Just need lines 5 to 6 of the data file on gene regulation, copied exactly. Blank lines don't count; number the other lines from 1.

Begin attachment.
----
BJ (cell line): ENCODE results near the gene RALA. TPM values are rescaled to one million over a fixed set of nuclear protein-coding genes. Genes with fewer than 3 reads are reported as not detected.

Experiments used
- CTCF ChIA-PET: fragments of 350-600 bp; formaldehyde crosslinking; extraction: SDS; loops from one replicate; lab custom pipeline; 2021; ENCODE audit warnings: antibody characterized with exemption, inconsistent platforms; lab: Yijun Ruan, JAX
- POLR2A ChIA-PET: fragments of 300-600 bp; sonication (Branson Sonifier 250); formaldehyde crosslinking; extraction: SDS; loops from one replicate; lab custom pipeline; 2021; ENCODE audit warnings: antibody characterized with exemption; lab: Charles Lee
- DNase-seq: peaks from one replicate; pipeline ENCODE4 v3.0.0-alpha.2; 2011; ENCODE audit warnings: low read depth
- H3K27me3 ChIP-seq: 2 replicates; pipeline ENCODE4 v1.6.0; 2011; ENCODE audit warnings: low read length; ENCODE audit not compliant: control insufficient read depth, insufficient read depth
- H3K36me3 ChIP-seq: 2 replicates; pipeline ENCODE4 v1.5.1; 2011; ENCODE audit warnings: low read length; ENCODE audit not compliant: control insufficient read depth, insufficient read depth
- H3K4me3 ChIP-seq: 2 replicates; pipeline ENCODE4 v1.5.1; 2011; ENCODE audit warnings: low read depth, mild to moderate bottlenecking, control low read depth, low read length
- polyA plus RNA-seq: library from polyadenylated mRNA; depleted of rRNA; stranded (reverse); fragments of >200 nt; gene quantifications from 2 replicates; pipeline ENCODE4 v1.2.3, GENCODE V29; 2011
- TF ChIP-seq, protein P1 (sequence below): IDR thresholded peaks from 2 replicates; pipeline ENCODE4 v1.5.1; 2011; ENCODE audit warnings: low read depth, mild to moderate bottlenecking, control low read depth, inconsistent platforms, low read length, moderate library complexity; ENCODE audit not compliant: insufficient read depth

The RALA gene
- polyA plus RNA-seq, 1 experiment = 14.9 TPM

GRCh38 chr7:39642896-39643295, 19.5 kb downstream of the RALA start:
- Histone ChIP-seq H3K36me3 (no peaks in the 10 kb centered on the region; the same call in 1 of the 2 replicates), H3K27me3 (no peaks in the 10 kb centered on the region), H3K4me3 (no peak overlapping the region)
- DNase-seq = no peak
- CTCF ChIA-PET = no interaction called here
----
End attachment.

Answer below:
- DNase-seq: peaks from one replicate; pipeline ENCODE4 v3.0.0-alpha.2; 2011; ENCODE audit warnings: low read depth
- H3K27me3 ChIP-seq: 2 replicates; pipeline ENCODE4 v1.6.0; 2011; ENCODE audit warnings: low read length; ENCODE audit not compliant: control insufficient read depth, insufficient read depth